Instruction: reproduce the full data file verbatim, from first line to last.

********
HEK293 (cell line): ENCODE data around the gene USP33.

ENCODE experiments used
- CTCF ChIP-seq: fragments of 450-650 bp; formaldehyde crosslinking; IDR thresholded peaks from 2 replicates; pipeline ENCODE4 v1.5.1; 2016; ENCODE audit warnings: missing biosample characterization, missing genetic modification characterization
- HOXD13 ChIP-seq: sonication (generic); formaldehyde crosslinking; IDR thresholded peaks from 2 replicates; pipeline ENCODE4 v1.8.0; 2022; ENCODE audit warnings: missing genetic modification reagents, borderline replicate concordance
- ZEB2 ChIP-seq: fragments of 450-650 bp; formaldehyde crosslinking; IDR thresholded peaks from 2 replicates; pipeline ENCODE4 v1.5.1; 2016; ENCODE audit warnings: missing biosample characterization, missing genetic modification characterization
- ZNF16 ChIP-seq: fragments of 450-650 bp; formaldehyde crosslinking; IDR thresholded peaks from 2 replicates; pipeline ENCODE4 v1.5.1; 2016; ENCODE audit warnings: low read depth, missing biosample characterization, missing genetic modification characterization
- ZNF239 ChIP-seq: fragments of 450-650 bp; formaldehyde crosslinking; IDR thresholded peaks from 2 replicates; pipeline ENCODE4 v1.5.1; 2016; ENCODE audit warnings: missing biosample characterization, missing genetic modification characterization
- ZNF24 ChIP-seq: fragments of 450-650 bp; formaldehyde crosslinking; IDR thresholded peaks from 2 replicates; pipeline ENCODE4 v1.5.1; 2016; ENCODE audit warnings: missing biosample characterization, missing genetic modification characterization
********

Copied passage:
HEK293 (cell line): ENCODE data around the gene USP33.

ENCODE experiments used
- CTCF ChIP-seq: fragments of 450-650 bp; formaldehyde crosslinking; IDR thresholded peaks from 2 replicates; pipeline ENCODE4 v1.5.1; 2016; ENCODE audit warnings: missing biosample characterization, missing genetic modification characterization
- HOXD13 ChIP-seq: sonication (generic); formaldehyde crosslinking; IDR thresholded peaks from 2 replicates; pipeline ENCODE4 v1.8.0; 2022; ENCODE audit warnings: missing genetic modification reagents, borderline replicate concordance
- ZEB2 ChIP-seq: fragments of 450-650 bp; formaldehyde crosslinking; IDR thresholded peaks from 2 replicates; pipeline ENCODE4 v1.5.1; 2016; ENCODE audit warnings: missing biosample characterization, missing genetic modification characterization
- ZNF16 ChIP-seq: fragments of 450-650 bp; formaldehyde crosslinking; IDR thresholded peaks from 2 replicates; pipeline ENCODE4 v1.5.1; 2016; ENCODE audit warnings: low read depth, missing biosample characterization, missing genetic modification characterization
- ZNF239 ChIP-seq: fragments of 450-650 bp; formaldehyde crosslinking; IDR thresholded peaks from 2 replicates; pipeline ENCODE4 v1.5.1; 2016; ENCODE audit warnings: missing biosample characterization, missing genetic modification characterization
- ZNF24 ChIP-seq: fragments of 450-650 bp; formaldehyde crosslinking; IDR thresholded peaks from 2 replicates; pipeline ENCODE4 v1.5.1; 2016; ENCODE audit warnings: missing biosample characterization, missing genetic modification characterization